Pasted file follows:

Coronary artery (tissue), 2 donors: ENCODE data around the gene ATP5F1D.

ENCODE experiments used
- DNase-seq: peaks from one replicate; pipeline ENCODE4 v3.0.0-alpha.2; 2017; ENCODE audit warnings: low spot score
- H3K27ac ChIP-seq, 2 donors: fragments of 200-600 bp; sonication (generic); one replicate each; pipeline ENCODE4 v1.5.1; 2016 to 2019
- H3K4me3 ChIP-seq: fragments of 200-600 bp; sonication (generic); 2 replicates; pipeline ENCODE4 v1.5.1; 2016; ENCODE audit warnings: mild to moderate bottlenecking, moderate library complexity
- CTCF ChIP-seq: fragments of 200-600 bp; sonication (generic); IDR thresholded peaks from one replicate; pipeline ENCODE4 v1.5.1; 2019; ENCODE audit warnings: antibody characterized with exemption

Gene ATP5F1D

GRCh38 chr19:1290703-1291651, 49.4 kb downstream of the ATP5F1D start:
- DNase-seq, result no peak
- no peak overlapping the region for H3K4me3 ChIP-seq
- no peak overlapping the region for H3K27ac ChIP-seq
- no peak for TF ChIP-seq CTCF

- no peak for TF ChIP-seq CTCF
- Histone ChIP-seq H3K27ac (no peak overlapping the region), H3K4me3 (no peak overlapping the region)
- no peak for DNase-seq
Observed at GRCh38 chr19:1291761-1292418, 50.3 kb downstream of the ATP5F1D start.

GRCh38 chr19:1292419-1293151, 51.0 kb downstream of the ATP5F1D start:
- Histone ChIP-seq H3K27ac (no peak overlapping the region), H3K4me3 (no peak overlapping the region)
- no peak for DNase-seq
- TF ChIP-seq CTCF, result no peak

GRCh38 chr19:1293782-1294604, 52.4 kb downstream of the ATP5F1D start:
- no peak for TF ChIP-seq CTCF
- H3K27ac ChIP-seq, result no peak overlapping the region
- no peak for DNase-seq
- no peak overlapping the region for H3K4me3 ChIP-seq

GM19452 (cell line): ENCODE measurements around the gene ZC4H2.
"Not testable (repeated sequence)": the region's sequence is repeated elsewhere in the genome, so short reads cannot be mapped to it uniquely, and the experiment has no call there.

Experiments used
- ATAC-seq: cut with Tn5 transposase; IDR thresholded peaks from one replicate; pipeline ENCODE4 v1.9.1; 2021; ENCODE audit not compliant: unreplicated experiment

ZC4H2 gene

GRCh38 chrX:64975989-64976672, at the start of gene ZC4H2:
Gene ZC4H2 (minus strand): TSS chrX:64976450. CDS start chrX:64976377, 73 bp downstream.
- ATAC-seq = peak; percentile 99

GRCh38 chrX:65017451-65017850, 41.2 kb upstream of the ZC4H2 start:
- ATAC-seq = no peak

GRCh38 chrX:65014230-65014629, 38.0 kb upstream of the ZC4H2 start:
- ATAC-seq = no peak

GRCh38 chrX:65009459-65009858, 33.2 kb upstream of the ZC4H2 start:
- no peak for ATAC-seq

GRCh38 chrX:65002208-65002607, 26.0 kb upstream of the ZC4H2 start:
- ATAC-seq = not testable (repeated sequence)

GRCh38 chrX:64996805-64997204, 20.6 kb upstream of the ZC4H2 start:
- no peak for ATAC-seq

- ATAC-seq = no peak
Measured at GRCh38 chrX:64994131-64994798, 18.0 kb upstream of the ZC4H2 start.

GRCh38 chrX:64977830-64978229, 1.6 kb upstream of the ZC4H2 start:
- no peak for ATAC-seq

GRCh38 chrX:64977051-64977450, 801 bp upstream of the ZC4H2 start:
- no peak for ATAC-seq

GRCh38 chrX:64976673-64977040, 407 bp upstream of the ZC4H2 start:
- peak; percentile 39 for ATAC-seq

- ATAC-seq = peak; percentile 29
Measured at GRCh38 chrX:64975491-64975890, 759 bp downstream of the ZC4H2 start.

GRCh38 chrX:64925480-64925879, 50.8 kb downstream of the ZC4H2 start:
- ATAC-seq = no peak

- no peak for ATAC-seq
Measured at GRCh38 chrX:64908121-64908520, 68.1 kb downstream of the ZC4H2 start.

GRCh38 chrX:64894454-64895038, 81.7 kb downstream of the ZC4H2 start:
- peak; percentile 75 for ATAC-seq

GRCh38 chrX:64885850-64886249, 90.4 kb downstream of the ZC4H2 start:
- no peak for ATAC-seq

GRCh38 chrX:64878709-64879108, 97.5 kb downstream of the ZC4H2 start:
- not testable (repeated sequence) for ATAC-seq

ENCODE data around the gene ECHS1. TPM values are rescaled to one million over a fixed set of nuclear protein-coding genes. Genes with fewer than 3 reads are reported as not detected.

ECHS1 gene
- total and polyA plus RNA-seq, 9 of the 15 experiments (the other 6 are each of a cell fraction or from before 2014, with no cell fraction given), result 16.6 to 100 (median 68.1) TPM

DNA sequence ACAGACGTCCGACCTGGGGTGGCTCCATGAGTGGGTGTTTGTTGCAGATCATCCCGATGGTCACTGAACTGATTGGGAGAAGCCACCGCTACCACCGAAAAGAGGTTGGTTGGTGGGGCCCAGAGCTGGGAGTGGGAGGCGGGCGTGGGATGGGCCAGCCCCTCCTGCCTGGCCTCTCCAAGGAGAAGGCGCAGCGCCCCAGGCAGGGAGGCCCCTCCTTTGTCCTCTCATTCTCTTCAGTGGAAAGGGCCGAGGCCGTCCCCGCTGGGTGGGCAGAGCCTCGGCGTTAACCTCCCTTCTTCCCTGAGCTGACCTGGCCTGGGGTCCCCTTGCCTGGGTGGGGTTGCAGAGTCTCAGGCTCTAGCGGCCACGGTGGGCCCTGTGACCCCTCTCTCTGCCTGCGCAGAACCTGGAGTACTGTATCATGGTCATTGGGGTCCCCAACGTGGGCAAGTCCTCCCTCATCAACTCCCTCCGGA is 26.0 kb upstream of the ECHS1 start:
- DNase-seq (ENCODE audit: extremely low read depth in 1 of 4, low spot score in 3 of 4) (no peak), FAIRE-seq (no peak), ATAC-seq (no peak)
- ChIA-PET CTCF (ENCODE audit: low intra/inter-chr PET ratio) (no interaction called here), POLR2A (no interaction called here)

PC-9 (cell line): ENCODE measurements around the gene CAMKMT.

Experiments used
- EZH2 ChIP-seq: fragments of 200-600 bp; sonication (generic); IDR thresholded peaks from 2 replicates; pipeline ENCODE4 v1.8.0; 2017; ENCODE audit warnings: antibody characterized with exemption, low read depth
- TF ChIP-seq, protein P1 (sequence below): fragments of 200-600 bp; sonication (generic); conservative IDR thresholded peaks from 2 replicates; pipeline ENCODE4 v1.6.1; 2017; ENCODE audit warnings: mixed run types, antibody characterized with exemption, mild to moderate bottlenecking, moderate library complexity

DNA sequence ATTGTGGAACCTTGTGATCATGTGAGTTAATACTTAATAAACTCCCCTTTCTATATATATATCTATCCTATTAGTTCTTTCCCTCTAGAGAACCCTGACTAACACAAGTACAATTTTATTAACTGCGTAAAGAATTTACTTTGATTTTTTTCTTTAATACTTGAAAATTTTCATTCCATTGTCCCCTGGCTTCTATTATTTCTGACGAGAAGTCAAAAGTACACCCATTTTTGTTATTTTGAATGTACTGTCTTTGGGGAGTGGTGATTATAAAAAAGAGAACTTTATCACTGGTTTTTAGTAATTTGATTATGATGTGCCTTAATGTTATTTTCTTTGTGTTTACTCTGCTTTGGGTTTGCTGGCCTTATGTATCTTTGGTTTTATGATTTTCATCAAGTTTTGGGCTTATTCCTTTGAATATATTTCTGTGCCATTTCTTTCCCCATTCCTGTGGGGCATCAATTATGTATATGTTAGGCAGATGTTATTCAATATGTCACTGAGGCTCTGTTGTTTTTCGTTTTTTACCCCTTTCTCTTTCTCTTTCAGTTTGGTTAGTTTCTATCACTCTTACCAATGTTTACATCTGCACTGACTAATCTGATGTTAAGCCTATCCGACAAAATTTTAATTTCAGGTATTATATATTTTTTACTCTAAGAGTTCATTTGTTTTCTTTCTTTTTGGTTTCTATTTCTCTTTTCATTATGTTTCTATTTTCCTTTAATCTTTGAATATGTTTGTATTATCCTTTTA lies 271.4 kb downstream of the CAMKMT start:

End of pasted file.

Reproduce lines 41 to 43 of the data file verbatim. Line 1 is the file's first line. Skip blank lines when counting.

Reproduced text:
- ATAC-seq = not testable (repeated sequence)

GRCh38 chrX:64996805-64997204, 20.6 kb upstream of the ZC4H2 start:
- no peak for ATAC-seq